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Because No One Wants to Study.

I get it. We're all busy, and when we're not busy, we don't want to use our downtime to study. Over the years of my own learning, I've found that the hardest step is just getting myself to sit down and work sometimes - I'd rather do a thousand other things.

But studying doesn't have to be time-consuming. In fact, you can do it without taking time away from whatever else you have to do.

Although "real" learning isn't memorization, we do actually have to memorize sometimes: vocab words, formulas, measurement conversions, or special right triangles. But sitting down for a long study session of these sounds about as exciting as cleaning public toilets.

Fear not. I have three solutions that I share with all of my students.

First, find your downtime. When are you doing a menial task that doesn't use any brainpower? Driving, washing dishes, vacuuming, getting ready in the morning - during all of these activities, my hands are busy, but my brain isn't. (Don't worry - I still somehow remember to stop at red lights!) Right before you do this activity, look over a couple of things that you need to memorize and then rehearse them while you do this activity. You can also download podcasts (or easily record your own) and listen to these while you work or commute. For instance, I love the quirky songs produced in the Princeton Review Vocab Minute (free on iTunes).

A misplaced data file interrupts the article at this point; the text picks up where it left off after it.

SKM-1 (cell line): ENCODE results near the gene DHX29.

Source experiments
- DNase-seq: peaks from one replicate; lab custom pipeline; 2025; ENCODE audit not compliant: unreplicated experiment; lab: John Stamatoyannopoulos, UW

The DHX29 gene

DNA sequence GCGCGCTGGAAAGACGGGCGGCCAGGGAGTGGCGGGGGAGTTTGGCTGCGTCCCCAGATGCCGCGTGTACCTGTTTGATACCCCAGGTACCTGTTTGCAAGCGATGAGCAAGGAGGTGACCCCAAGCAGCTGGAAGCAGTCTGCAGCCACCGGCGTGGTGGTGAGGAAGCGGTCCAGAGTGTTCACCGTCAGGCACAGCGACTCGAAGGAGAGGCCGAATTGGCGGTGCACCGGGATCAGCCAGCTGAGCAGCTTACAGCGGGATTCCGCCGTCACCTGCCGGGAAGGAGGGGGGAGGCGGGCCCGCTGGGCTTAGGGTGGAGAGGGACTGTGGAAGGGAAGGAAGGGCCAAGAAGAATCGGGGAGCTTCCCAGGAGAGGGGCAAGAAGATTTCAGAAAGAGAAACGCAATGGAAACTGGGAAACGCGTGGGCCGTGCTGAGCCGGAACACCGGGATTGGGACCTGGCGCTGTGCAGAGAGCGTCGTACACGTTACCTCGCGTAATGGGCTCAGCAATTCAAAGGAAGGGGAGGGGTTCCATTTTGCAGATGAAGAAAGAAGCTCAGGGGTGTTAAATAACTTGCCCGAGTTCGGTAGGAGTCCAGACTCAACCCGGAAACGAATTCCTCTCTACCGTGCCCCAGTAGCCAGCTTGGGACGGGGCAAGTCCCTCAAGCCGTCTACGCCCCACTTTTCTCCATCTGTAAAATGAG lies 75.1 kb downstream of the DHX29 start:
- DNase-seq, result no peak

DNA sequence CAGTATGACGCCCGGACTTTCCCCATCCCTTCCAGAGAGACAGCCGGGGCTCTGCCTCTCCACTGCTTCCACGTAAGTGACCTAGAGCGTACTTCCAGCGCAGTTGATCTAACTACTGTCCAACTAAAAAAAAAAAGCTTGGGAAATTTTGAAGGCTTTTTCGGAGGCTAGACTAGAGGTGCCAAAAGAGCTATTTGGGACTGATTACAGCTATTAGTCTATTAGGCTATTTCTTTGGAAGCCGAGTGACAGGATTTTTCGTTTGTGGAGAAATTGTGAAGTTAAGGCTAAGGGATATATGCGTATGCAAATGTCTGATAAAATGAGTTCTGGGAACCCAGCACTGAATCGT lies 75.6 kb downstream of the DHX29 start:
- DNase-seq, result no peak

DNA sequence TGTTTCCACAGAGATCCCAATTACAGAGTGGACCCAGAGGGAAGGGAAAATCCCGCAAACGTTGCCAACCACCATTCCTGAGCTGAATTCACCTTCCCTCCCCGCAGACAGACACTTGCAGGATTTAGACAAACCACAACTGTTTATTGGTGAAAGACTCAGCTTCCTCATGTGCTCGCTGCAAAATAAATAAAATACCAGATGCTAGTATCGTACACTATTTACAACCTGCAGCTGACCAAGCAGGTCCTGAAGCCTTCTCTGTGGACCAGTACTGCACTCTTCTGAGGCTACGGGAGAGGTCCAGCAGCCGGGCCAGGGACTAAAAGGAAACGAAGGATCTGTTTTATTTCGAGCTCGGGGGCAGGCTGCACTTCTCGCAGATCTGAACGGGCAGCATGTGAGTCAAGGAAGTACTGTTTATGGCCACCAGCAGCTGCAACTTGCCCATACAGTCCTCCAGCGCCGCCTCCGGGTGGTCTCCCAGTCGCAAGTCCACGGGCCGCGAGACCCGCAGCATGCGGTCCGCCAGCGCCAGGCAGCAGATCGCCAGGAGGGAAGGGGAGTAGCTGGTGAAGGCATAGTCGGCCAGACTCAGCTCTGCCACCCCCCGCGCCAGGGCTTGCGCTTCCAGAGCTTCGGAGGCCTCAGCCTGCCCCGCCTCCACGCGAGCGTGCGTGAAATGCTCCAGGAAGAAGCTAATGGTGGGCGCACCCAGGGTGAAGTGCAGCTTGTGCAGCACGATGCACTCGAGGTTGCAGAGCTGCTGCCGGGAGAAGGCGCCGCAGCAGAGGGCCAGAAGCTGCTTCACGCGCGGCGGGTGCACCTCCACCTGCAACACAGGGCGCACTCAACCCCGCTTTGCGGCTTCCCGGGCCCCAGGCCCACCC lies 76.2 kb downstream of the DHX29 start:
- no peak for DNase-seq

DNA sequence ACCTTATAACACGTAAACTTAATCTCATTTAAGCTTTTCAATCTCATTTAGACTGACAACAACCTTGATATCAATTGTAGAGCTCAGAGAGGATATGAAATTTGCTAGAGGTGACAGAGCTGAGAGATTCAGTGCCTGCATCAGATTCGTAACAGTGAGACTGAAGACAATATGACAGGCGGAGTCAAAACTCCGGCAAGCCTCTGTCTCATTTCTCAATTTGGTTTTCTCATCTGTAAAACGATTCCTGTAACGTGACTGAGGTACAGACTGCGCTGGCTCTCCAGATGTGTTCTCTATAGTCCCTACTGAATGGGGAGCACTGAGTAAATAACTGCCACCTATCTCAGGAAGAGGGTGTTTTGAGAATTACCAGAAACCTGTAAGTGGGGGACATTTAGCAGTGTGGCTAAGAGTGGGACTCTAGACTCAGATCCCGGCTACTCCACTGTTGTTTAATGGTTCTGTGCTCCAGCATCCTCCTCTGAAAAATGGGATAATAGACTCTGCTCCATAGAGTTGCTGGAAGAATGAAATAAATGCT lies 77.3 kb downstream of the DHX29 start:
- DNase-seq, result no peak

Second, whiteboard markers and lipstick are your friends! A couple of months ago, I had a student who said that he was awful at memorizing formulas - but he needed to learn the quadratic equation to pass his algebra class. I suggested that he write it on his shower tiles (NOT the grout) with cheap lipstick. Then he could practice it whenever he took a shower (more downtime). His bathroom looked ridiculous for a couple of weeks, but it worked. Women (who tend to spend more time doing hair and makeup) might prefer to write on their bathroom mirror with whiteboard marker. Whiteboard marker easily cleans off of glass, and after a couple of days of looking at that formula or a couple of vocab words, you're likely to remember it.

Third, whenever possible, make it a game! There are several vocab games that you can download to an iPhone or iPod (and I imagine that Droids have them, too, but I don't actually have a Droid to find out for sure). Think about all of the time you've spent playing Angry Birds (or your game of choice while you're waiting in doctors' offices) - you could use that time to master some vocabulary.

The brain can hold seven pieces of new information at once (which is why phone numbers have seven digits!), so don't overdo it. You aren't going to learn fifty vocab words in one sitting. Study seven, and then the next time you sit down, add seven more (being sure to review the last seven). Keep building up the stack, seven words at a time, and you'll find yourself actually *learning* the words, not just cramming them in and forgetting them in a few days.

Comments

Great advice! In the Air Force I was taught how to use "scraps of time" throughout each day to get the most done during the day without cutting in to your sleep, personal time, etc. You call it "down time." Same idea. Good stuff.